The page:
Monday 28 January 2013

The Last Stand

Last Man Standing

The Last Stand
USA 2013
Directed by Jee-woon Kim
Playing at cinemas now.

When an escaped prisoner is on the lam, his team ride into town to make sure that nothing can stop him going through the place which is the only town in between him and his escape route to the Mexican border.

But the sleepy town in question’s sheriff has other ideas...

Yeah, you guessed it. Jee-woon Kim, the South Korean director who gave us such films as the original version of A Tale Of Two Sisters and his rip-roaring tribute to the spaghetti western, The Good, The Bad, The Weird (reviewed here) has delivered us yet another “western-dressed-up-in-action-movie-clothing”. This time, however, it’s more like one of those 1950s John Wayne westerns where the sheriff is protecting the town from attack by the inevitable “bad guys”.

I’ve talked about this on here before, I think, but Arnold Schwarzenegger, it’s my belief, is one of the few modern movie actors who brings exactly the same “larger than life” star quality to contemporary cinema that such actors as John Wayne and Errol Flynn used to bring with them. Toting all that baggage around isn’t always what’s good for the film, and sometimes they are just playing the same old variations of themselves, but their personality is so engaging that what they did bring to their pictures was worth it’s weight in gold at the box office. And Schwarzenegger’s role of Sheriff Ray Owens in The Last Stand is just the kind of part that calls for that easy. laid back style of acting blended with larger than life personality and the governator definitely delivers in spades here.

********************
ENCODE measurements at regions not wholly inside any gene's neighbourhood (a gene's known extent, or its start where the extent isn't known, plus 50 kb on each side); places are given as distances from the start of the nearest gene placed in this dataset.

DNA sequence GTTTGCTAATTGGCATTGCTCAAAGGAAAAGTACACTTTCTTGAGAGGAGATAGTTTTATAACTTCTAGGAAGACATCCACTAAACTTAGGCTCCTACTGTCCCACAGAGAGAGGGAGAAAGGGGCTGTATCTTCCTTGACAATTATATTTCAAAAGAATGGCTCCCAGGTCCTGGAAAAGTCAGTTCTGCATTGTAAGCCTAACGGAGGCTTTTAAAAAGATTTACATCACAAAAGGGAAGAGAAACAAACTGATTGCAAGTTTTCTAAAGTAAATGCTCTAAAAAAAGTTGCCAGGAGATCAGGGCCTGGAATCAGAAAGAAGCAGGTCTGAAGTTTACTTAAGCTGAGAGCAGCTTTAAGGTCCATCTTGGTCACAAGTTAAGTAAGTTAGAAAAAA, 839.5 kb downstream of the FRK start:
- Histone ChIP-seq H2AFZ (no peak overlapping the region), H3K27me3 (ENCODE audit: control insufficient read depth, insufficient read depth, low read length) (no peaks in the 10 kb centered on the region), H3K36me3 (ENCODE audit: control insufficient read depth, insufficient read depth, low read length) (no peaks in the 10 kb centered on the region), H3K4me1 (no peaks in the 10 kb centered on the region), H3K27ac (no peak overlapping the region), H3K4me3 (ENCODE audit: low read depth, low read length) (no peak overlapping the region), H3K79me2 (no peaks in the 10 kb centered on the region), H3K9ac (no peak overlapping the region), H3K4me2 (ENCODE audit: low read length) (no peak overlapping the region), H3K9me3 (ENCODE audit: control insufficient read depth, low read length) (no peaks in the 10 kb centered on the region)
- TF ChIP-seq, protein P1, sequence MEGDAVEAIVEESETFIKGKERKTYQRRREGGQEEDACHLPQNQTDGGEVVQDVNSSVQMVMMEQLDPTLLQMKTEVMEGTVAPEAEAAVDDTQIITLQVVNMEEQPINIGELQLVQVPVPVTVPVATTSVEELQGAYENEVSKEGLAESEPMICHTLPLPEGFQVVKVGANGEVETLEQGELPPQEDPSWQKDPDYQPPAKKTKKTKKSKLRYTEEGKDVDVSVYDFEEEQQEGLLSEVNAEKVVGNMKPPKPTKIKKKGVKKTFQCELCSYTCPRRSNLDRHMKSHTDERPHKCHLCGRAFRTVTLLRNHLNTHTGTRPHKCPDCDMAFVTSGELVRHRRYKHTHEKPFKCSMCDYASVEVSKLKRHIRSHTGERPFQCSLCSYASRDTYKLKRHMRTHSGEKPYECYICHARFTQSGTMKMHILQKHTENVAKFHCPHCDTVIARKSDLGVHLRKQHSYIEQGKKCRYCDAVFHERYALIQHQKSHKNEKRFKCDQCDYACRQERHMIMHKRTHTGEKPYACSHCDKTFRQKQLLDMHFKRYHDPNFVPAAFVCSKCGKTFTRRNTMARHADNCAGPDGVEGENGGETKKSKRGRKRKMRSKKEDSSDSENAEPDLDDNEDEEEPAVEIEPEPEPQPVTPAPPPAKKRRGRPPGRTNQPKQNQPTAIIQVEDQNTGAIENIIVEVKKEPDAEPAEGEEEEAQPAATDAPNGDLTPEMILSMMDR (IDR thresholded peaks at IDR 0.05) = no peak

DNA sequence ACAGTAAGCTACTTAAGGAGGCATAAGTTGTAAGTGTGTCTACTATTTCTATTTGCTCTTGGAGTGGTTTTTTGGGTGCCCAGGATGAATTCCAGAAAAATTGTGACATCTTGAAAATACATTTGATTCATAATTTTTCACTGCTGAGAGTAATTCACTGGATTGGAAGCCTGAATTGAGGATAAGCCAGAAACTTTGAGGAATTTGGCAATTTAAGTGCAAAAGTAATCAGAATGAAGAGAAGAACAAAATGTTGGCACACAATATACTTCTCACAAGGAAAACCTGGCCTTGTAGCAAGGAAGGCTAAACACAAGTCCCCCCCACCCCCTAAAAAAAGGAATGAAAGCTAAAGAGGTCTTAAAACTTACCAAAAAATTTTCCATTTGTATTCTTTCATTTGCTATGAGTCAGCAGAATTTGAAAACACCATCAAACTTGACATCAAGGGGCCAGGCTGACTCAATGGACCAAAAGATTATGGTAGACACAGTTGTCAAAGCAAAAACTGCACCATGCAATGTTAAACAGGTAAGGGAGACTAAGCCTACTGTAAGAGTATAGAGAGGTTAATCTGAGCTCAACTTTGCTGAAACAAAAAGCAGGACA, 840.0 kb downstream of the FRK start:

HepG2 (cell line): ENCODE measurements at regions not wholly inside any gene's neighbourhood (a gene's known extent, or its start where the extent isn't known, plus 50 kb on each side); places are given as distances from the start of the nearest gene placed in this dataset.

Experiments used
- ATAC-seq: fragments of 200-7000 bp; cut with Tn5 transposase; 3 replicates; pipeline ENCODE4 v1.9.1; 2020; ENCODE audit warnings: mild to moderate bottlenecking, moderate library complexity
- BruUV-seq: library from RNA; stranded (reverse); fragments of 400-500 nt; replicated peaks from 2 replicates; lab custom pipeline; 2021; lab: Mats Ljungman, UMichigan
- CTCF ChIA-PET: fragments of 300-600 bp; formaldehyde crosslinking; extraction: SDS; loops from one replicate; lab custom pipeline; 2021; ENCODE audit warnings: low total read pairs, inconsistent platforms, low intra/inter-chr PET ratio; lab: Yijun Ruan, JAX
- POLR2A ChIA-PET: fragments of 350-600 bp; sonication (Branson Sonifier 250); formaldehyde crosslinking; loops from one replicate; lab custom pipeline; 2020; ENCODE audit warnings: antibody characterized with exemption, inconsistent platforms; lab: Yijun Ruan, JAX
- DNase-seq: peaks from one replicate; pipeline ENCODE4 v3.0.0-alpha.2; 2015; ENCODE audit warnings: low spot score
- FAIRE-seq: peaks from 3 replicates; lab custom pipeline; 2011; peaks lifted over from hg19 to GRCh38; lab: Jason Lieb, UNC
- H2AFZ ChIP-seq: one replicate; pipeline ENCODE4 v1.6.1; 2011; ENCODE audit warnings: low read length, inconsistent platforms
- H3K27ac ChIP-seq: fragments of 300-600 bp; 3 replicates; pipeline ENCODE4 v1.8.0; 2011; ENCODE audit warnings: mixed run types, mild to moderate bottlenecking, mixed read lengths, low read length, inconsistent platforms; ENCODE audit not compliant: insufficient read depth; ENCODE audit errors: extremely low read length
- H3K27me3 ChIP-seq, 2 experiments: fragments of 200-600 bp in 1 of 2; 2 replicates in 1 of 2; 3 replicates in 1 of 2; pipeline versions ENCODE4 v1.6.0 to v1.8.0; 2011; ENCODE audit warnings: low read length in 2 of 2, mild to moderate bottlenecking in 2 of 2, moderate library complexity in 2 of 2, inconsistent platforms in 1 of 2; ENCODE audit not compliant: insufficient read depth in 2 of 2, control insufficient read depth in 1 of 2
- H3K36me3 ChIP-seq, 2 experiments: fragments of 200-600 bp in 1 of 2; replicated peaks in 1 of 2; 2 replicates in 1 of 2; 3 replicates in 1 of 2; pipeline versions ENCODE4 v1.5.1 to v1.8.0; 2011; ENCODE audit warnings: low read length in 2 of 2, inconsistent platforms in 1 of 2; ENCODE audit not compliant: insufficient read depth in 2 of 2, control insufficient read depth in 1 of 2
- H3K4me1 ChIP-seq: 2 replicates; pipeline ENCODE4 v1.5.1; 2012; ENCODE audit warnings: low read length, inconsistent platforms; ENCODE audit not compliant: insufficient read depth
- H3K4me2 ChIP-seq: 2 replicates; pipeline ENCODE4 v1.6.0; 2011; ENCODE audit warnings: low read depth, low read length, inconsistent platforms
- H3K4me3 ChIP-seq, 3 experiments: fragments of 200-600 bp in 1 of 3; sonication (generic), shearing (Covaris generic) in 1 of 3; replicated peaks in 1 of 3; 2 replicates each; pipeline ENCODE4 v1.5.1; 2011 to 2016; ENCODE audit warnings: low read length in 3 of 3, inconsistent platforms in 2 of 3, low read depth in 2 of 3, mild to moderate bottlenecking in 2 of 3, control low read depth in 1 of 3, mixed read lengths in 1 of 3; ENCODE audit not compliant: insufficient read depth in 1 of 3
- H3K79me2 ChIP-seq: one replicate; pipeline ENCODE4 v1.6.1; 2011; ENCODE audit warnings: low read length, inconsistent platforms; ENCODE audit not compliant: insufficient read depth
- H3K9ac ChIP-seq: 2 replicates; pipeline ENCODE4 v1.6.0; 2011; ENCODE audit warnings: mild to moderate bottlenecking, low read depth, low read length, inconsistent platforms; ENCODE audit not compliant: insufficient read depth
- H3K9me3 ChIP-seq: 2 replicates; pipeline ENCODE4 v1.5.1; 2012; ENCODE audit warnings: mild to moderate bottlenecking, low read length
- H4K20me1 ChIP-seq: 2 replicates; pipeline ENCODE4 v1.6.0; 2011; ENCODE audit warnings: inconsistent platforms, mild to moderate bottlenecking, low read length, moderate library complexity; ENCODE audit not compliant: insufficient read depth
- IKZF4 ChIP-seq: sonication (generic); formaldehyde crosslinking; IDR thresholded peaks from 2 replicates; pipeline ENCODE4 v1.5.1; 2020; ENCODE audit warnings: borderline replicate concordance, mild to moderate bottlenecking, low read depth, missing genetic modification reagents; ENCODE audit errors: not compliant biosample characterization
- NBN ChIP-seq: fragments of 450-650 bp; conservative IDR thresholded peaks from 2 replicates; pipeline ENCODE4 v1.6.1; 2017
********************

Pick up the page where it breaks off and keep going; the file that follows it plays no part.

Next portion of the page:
Now, talking of box office, it’s beyond amazing to me that this movie seems to have bombed in America... I don’t know why because I thought it was really great fun. Yes it’s cosy and comfy and formulaic and, maybe, a throwback to some of the action fests of the 1980s... but this really isn’t a bad thing and the “old school” oater plot combined with “action scenes on acid” direction from Kim, makes for a considerably entertaining time at the local cinema and, just in case some of the contemporary movie audiences these days have possibly forgotten this... art can also be entertainment and popcorn fodder like this one still requires a large amount of skill behind and in front of the camera... and if you like action movies or old westerns, then you might want to give this one a chance.

The performances are standout with some great “old friends” of cinema doing a fine job in terms of making it all look easy. Forest Whitaker is fantastic, as is Luis Guzmán (wearing a cowboy hat, no less, to really push the point home) and I have no idea who Johnny Knoxville is, but he’s a fun watch in this. You also have young Jamie Alexander from Thor doing a brilliant job as the main female lead and, of course, the always watchable Peter Stormare playing the principal, villain’s henchman. And, as one last nod to the film’s status as a western, you have an excellent, stand out cameo from one of cinema’s greatest character actors, Harry Dean Stanton. This is a good cast of people who make the thinly drawn characters easy to believe in.